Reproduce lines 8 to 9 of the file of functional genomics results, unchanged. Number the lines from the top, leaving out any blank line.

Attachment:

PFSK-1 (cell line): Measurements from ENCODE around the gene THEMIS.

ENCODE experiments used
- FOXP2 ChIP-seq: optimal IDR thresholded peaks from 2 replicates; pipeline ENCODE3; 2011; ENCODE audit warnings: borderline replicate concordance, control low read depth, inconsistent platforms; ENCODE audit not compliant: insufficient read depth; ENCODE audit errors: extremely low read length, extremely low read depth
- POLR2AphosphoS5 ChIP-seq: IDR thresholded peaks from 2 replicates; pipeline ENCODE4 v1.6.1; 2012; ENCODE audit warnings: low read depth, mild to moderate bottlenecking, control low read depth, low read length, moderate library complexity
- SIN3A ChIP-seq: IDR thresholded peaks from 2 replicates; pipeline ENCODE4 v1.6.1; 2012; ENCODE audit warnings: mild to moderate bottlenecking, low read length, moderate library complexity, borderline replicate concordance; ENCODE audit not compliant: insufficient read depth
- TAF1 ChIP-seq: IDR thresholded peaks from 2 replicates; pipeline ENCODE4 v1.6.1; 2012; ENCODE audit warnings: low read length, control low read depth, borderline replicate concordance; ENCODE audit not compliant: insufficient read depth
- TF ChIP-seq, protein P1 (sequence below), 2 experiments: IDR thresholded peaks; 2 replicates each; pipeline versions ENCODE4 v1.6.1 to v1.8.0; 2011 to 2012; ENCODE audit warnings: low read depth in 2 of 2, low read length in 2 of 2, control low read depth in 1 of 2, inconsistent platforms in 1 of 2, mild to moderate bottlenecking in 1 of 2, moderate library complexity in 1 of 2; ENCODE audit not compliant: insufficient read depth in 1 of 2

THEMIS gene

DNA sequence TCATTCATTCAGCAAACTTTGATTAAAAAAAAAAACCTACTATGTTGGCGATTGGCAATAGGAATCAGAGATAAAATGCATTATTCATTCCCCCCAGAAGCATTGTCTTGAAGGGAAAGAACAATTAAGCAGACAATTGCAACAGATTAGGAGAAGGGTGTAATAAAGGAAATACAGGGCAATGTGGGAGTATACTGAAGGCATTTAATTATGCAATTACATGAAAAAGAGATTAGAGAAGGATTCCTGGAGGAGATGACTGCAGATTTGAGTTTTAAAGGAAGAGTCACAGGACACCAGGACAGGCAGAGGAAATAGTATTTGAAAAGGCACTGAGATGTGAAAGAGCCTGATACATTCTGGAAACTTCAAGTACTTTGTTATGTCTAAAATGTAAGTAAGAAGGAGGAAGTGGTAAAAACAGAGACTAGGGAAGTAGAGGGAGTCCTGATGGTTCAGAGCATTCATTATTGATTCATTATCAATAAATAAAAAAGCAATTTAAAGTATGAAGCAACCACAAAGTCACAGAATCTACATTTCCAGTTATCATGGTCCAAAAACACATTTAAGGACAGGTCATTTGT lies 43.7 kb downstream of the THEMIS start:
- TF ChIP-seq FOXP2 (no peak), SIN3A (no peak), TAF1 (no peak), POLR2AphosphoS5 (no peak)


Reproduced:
THEMIS gene

DNA sequence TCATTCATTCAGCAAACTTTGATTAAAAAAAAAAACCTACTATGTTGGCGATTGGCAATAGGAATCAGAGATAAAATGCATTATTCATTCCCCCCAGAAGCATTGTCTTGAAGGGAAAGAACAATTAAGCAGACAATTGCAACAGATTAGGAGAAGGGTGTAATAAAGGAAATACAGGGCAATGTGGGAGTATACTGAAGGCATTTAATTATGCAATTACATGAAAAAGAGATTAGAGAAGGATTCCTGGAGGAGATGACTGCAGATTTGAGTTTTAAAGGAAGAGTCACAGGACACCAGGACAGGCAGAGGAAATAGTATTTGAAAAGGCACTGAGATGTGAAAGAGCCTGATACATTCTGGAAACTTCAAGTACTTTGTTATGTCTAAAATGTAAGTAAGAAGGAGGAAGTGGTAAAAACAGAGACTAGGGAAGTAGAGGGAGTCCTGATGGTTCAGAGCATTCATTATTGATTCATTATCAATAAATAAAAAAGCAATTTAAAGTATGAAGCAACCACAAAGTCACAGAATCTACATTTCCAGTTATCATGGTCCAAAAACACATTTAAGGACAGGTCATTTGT lies 43.7 kb downstream of the THEMIS start: